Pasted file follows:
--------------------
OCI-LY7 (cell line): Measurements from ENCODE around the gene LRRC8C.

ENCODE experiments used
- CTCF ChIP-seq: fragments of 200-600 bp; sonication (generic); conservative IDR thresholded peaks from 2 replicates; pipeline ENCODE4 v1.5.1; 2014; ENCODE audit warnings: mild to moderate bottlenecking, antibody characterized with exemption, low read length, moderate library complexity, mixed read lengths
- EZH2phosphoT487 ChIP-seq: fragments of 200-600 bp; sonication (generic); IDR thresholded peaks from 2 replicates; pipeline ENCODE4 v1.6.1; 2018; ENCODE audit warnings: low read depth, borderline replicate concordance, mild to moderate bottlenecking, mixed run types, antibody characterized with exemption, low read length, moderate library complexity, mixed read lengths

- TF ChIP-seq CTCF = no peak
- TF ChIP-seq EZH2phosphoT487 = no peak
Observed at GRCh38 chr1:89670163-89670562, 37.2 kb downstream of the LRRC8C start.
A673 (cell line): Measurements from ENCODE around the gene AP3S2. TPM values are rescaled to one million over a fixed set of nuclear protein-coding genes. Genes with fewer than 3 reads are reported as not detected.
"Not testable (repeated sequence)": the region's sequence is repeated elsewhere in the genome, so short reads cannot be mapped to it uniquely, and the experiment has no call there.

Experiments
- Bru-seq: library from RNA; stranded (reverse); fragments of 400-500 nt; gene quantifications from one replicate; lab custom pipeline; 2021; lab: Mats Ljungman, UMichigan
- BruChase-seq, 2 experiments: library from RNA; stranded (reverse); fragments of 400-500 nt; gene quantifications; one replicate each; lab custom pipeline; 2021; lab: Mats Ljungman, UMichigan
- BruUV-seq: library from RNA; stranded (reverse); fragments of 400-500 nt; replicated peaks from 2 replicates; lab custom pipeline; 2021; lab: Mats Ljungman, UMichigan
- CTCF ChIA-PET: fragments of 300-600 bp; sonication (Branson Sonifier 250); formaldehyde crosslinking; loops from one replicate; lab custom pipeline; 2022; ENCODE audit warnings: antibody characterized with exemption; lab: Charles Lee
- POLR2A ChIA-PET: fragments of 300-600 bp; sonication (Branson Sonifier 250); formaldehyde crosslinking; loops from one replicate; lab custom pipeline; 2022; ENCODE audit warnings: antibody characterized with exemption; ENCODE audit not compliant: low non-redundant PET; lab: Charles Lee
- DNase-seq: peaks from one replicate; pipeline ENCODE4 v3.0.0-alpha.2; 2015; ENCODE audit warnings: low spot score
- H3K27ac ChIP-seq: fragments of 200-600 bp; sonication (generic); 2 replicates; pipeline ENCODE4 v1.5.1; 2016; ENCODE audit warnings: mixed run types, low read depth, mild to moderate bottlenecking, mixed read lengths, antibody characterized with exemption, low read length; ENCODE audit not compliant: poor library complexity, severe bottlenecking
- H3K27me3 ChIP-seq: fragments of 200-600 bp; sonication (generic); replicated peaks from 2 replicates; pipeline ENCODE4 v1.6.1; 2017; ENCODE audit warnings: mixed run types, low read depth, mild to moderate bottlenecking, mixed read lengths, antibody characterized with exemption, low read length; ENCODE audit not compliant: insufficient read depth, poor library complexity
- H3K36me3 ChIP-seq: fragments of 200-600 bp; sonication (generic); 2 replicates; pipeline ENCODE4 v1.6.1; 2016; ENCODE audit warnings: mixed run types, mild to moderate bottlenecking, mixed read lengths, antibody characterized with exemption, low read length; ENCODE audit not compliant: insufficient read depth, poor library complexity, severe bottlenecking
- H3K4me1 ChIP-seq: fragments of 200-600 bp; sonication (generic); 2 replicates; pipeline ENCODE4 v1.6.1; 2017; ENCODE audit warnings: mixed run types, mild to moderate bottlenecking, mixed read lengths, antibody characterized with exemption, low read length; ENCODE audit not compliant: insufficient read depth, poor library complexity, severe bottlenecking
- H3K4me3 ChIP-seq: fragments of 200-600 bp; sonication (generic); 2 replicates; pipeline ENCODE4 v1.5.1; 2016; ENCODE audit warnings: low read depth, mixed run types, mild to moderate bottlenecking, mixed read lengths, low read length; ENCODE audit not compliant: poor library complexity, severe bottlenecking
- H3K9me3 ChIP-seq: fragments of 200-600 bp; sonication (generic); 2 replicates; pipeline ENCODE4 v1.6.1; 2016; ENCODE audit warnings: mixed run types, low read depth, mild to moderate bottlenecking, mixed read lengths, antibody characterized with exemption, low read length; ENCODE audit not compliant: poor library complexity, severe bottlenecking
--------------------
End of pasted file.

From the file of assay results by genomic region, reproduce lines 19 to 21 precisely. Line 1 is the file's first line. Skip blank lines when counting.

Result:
- H3K36me3 ChIP-seq: fragments of 200-600 bp; sonication (generic); 2 replicates; pipeline ENCODE4 v1.6.1; 2016; ENCODE audit warnings: mixed run types, mild to moderate bottlenecking, mixed read lengths, antibody characterized with exemption, low read length; ENCODE audit not compliant: insufficient read depth, poor library complexity, severe bottlenecking
- H3K4me1 ChIP-seq: fragments of 200-600 bp; sonication (generic); 2 replicates; pipeline ENCODE4 v1.6.1; 2017; ENCODE audit warnings: mixed run types, mild to moderate bottlenecking, mixed read lengths, antibody characterized with exemption, low read length; ENCODE audit not compliant: insufficient read depth, poor library complexity, severe bottlenecking
- H3K4me3 ChIP-seq: fragments of 200-600 bp; sonication (generic); 2 replicates; pipeline ENCODE4 v1.5.1; 2016; ENCODE audit warnings: low read depth, mixed run types, mild to moderate bottlenecking, mixed read lengths, low read length; ENCODE audit not compliant: poor library complexity, severe bottlenecking